Next week, we hope to go to Southeast Asia. I say “hope to” because nothing is ever certain, but also because we still aren’t quite sure if we will be able to get on the plane: we are having some last-minute passport-related excitement and it isn’t quite resolved yet. We are still hoping that it will all be resolved by next Wednesday because that’s when our tickets are booked for. (Yikes)
What this means for schooling is that we are switching homeschool gears for the next few weeks: instead of continuing our “Life in the Sea” study, we have begun the first of our short travel-themed learning “Expeditions.” I don’t have a title for this one (I should ask the kids for suggestions), nor do I have firm “Guiding Questions” to help us frame our studies. It is going to have something to do with how kids live, and what foods they eat. I mean kids in Thailand, or Burma, or China since those are the places we hope to visit. At the moment, we are still in the very early phases, however, so a specific focus is not yet necessary.
We checked out guide books, cook books and any other Thailand/Burma/Cambodia themed books we could get our hands on in the children’s section of the Library. We have looked on Youtube and travel blogs for tips. We are in the process of organizing our own travelogue systems for journaling and photography. We’ve talked about currencies, exchange rates, the geography, religion, climate and political system of Thailand; we’ve talked cuisine and started a list of sights to see in Bangkok, and we are learning some basic greetings and phrases (hello, thank you, goodbye). That’s it so far, but the excitement is growing and that is the important part for now. That, and providing enough background in order to build on until we arrive, and then during our visit.
I am trying to keep the real goals in the forefront of our minds: I hope my kids, and I, and their dad, will all gain a deeper respect for people, and for the varieties of beauty that exist throughout the world. I hope we all learn things we did not know before. I hope we become a closer and more loving family as we spend these weeks together, exploring. I hope we are able to take full advantage of this travel opportunity in every way we know how.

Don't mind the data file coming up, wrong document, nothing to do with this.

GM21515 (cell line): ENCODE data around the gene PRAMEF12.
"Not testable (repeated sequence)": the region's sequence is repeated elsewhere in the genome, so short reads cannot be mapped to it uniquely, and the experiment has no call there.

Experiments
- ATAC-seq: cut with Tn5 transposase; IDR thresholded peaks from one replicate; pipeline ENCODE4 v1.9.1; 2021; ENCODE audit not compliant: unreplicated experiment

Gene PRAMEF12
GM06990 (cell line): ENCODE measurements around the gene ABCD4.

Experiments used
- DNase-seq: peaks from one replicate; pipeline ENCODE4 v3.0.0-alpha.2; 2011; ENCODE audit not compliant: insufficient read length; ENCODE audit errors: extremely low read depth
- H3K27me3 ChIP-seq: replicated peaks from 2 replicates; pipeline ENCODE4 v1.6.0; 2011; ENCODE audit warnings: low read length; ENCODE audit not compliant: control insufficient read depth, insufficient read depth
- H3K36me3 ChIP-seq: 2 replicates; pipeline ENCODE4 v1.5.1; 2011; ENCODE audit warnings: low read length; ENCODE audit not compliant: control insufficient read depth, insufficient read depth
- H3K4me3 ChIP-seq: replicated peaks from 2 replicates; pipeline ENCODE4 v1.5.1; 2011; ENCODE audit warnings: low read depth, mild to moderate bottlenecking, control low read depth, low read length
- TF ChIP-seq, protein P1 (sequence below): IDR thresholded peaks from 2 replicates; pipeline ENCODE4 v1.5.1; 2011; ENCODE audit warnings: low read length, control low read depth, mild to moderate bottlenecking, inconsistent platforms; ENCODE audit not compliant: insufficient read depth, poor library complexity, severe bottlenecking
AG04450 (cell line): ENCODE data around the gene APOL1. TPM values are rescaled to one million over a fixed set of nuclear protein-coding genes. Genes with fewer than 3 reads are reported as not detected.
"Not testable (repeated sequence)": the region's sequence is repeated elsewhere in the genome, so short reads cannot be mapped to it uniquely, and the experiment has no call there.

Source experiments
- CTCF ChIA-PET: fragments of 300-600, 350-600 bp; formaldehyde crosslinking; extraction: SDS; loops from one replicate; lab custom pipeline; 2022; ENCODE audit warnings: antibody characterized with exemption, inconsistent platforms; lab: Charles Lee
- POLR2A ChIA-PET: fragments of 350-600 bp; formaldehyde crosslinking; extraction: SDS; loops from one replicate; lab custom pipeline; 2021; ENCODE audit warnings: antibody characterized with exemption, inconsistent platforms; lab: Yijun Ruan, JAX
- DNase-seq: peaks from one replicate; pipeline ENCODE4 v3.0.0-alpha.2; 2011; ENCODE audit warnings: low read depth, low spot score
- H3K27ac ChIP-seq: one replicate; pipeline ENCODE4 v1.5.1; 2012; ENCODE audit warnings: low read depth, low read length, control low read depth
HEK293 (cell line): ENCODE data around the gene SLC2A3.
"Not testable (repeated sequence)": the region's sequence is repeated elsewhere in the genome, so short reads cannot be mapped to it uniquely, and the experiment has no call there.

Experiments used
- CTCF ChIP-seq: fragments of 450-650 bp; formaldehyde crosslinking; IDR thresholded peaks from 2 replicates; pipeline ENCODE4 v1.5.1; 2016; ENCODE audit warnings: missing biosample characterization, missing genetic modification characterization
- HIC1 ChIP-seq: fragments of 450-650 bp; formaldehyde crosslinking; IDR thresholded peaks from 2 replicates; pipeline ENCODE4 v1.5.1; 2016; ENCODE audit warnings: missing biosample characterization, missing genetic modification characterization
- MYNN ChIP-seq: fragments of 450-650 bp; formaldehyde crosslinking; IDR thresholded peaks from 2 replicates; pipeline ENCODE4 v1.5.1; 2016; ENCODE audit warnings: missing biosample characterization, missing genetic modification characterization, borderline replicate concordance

Because travel is fun! And it’s not every day that we get to go to another country! Sure, travel is also tiring, and Southeast Asia is still very hot this time of year even if it is not the hottest season. And probably someone, or several of us will have some sort of tummy trouble along the way, but that’s just a small part of the overall experience (usually). Right? Right?
Maybe I should restrict my dreams to the simple hope that we would all remain healthy–or at least reasonably healthy. Even at home we have our challenges. The battle with headlice is still ongoing although it seems to be less intense over the last week and we are seeing vast improvements. One of us might have pinworms but definitely has a viral skin rash that is now in its fourth or fifth month, and also a cold. We’re fighting other weird skin viruses, too. (I was told when I arrived that such outbreaks are common here on Saipan but I didn’t really appreciate just how many one family could have at a single time!)
Last weekend we had out of town guests staying with us and I went (alone) with them to Guam over the weekend only to come back to Daddy being on a long string of night shifts and car trouble. The passport drama is extra gravy, I guess.
This has most definitely been a can-I-really-pull-off-this-write-your-own-curriculum-thing? kind of week. But like my friend Joy says: “Homeschooling is not for wimps.”
So I am tired and our days are full—hey, what else is new!